Finite Bits of Beauty

Sometimes, I am tempted to stop a stranger in the grocery store, look them deep in the eye, and beg for an answer: “Why must the best things come to an end?! It’s agonizing. Is it this way for you, too? Or is it just me?” But instead, I smile and calmly say, “Excuse me, I just need to grab a bag of rice.” I know the truth. That breath-snatching ache somewhere between my throat and my gut that drives me to tears every time the most beautiful parts of life come to a close—it never should have existed. It wasn’t in the script. 

It was never supposed to be this way. 

He has also set eternity in the human heart; yet no one can fathom what God has done from beginning to end.” (Ecclesiastes 3:11) People were crafted for eternity, but—at this moment—we are stuck inside time. How that happened is a long story, but it’s not just our physical death that hovers ahead. It’s a million tiny beauty-deaths that we feel over the course of a lifetime. Thankfully, there is hope. 

And it happened on Easter. 

So, every time my heart hurts because of a fleeting moment, or season, or era, or generation, I will think of all God has done to rescue all of us who call on him through his Son out of time and into eternity—into a place that time cannot steal. And for now, I will let these finite bits of beauty grab me by the hand and walk me up close to God. Sometimes they can last decades, but usually, they’re just moments that I wish would never, ever, ever end because they are flashes of life shot straight through with joy. They often look a little something like this:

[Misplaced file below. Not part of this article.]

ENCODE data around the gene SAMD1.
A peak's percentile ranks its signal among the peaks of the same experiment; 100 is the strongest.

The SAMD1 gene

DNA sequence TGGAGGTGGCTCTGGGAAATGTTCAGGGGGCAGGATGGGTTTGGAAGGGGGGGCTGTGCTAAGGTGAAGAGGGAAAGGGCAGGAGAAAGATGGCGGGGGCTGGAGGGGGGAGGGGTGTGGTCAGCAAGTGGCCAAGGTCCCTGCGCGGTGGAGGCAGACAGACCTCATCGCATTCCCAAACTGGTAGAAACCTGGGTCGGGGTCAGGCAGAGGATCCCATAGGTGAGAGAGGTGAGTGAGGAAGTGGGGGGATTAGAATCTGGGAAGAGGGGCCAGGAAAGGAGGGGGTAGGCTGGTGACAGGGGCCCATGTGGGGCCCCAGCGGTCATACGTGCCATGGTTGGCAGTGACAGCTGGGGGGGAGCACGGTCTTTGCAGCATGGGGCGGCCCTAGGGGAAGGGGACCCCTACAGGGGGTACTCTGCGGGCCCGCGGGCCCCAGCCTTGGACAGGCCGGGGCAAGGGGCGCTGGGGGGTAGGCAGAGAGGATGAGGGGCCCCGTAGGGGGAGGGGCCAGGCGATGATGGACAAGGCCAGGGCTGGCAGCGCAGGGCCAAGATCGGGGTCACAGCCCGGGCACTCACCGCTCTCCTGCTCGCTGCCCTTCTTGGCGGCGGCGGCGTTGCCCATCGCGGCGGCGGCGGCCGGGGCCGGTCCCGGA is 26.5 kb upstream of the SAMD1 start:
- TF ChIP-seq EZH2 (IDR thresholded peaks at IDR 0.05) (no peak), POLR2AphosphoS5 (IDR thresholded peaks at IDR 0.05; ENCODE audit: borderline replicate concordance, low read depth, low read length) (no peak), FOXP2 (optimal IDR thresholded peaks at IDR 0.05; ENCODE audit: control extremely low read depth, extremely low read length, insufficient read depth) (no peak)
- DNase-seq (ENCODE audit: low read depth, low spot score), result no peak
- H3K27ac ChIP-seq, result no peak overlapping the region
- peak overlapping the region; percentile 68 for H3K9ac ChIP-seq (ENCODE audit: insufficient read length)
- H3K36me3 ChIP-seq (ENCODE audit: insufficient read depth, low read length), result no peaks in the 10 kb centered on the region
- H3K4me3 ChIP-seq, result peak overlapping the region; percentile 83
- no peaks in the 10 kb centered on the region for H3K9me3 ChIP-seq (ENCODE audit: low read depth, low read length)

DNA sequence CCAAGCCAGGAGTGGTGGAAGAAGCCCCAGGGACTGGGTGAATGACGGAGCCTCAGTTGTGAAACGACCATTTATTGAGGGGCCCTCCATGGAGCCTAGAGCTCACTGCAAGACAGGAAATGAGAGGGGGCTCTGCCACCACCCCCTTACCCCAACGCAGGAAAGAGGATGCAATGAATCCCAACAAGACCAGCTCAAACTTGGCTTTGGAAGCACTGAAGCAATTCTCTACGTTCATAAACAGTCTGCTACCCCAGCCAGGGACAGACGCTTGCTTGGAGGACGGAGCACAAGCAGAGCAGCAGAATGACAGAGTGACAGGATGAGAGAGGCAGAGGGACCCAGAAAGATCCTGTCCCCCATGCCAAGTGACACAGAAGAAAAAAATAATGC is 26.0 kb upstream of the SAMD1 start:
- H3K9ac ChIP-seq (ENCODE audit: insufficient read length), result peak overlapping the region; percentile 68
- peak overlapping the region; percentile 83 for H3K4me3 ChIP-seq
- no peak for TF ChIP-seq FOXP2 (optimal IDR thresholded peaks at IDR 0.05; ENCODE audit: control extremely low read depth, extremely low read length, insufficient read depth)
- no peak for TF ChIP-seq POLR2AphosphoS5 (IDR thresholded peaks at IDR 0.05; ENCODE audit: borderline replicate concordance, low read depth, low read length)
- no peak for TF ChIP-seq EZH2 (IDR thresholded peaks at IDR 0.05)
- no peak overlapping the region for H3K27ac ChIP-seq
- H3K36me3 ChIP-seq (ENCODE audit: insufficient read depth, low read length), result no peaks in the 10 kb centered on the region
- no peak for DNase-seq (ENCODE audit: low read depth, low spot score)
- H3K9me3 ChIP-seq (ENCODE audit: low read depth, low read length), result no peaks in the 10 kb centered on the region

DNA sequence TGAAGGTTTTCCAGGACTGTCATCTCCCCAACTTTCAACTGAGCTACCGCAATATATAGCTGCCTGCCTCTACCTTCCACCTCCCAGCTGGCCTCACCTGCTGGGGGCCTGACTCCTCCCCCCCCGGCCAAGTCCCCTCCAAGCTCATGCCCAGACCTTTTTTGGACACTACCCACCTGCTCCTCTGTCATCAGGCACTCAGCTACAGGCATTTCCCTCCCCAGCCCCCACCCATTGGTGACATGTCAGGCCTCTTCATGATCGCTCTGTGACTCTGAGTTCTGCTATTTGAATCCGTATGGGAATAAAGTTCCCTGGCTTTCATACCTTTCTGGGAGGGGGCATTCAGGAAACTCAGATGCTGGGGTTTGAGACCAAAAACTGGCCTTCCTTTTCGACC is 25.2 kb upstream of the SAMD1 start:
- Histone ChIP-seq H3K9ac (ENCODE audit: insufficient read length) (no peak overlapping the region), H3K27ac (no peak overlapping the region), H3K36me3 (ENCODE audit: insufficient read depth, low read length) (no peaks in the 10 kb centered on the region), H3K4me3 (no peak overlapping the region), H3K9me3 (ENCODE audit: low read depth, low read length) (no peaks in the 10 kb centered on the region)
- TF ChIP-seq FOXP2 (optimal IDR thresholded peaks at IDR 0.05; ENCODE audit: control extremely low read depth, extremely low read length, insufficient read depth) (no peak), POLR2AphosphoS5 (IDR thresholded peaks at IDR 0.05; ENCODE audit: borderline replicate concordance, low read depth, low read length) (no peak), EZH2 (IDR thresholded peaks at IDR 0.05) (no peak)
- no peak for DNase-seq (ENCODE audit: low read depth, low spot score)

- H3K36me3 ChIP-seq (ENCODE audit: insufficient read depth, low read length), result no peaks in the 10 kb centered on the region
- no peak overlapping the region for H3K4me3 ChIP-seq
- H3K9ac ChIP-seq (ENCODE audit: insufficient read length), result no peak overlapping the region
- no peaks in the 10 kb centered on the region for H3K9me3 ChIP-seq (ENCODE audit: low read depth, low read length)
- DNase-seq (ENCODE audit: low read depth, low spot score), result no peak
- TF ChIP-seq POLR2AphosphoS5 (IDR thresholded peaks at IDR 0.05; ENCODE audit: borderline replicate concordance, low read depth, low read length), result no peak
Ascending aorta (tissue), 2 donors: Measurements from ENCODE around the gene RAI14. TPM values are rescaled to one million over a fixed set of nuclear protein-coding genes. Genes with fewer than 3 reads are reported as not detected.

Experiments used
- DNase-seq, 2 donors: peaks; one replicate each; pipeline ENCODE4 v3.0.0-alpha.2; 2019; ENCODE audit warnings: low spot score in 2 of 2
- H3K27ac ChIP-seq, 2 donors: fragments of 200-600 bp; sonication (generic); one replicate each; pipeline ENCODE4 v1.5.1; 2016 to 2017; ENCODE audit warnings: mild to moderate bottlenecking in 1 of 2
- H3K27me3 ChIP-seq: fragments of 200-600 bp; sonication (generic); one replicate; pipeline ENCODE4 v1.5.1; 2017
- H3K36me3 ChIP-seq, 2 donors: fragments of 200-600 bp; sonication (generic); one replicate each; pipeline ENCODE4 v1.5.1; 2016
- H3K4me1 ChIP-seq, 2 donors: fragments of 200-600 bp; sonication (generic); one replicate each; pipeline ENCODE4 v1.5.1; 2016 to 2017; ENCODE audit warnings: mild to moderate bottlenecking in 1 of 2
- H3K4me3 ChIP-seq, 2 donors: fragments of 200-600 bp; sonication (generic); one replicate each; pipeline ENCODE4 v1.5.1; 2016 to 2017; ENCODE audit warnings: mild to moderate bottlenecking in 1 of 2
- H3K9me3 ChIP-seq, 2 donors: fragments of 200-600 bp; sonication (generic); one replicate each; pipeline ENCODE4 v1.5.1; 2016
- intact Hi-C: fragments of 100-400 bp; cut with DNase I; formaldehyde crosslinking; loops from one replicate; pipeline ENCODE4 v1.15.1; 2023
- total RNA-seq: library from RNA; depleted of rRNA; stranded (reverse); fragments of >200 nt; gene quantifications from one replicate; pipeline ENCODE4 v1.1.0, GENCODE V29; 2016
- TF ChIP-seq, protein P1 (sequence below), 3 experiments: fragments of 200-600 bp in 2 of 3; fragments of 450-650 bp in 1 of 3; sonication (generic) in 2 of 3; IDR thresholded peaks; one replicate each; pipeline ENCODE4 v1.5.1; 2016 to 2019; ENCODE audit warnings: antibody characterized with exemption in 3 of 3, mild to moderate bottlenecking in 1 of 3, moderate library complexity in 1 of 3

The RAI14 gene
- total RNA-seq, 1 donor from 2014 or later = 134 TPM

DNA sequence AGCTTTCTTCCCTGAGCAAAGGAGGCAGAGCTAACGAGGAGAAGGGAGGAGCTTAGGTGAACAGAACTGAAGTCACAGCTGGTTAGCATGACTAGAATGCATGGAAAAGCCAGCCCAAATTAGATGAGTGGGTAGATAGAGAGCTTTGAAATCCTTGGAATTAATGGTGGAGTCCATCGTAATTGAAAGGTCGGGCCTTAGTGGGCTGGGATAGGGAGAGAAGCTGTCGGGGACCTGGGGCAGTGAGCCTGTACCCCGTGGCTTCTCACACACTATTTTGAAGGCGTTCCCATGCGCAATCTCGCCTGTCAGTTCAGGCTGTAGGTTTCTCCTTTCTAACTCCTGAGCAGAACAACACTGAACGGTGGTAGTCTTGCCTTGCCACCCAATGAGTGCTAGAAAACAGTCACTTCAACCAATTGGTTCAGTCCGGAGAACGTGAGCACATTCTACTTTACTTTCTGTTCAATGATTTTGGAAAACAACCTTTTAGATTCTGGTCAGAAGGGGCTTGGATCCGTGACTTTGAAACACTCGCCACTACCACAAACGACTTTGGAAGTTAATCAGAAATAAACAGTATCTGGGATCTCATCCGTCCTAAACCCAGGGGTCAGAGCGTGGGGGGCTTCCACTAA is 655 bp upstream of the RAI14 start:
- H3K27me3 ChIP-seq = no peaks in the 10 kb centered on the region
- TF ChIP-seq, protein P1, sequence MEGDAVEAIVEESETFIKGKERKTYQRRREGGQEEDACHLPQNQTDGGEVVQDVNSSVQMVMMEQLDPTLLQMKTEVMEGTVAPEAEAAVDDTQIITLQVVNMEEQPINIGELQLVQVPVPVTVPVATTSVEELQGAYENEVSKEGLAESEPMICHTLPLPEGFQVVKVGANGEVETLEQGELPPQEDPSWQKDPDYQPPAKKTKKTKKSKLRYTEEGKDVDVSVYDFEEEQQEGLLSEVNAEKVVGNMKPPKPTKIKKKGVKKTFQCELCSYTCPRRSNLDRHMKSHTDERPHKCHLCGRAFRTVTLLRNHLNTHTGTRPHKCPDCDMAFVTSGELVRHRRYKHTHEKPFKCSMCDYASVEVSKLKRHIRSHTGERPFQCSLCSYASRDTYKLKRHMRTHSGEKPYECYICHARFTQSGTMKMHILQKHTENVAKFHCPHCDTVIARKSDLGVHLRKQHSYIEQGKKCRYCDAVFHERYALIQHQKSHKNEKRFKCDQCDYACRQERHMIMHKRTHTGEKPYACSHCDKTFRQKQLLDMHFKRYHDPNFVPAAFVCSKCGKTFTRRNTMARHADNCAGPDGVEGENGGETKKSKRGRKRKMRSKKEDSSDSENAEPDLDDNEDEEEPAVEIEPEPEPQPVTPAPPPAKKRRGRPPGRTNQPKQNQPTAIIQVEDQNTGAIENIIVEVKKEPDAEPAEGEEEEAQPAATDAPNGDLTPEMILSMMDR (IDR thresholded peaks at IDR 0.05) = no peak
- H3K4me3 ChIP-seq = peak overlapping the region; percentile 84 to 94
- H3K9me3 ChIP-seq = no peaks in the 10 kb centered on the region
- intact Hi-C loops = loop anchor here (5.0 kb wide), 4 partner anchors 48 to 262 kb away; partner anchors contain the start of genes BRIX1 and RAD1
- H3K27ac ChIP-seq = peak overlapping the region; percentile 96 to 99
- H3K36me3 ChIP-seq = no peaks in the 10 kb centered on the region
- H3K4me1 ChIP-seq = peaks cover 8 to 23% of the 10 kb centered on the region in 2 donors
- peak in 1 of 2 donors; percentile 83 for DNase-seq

Belly laughter 

The last sip of morning coffee

A sandlot baseball game on a late spring afternoon

Alabama Pines

March Madness

Rocking my baby, ‘cause babies don’t keep

Coach K’s career

Football season

Childhood

Gilmore Girls 

Tulips

Late nights with college roommates

Candles

That sweet ageless place between wakefulness and dreams

Sunsets

Recess

Chicago Cubs in 2016

Seinfeld

Christmas morning

Christmas Eve

Outdoor dinners with old friends (cafe lights strung skyward)

Scent of a newborn

Gentle first light that tiptoes into day

Snow days

A dog’s 14ish years

Campfires under the stars

A book that makes the reader feel as if he knows the characters

This Grizzlies season

Julie Andrews’ voice

Cheers

My children in my lap

Endorphins—at the end of a run

A wedding night

Grandparents

Chocolate chip cookies in the oven

Road trips

Writing a story

Pizza on Friday nights

Worship services thick with the presence of God

Hugs

One school year with a teacher who cares

Grizzlies that won our hearts, but had to move on

Life before the iPhone

Bike rides

Summertime 

The Masters

Dick Van Dyke in both Mary Poppins movies

‘Til death do us part

Print journalism

Arriving at the destination 

Afternoon naps

…a lifetime

He has also set eternity in the human heart. – Ecclesiastes 3:11

All photographs are courtesy of Gene Cashman.

Candace Echols is a Midtown resident, wife, and mother of five. She has written for StoryBoard’s Page One Writing Workshops, and writes in quiet moments from her yellow chair. Candace recently published her first book, the children’s book Josephine and the Quarantine.

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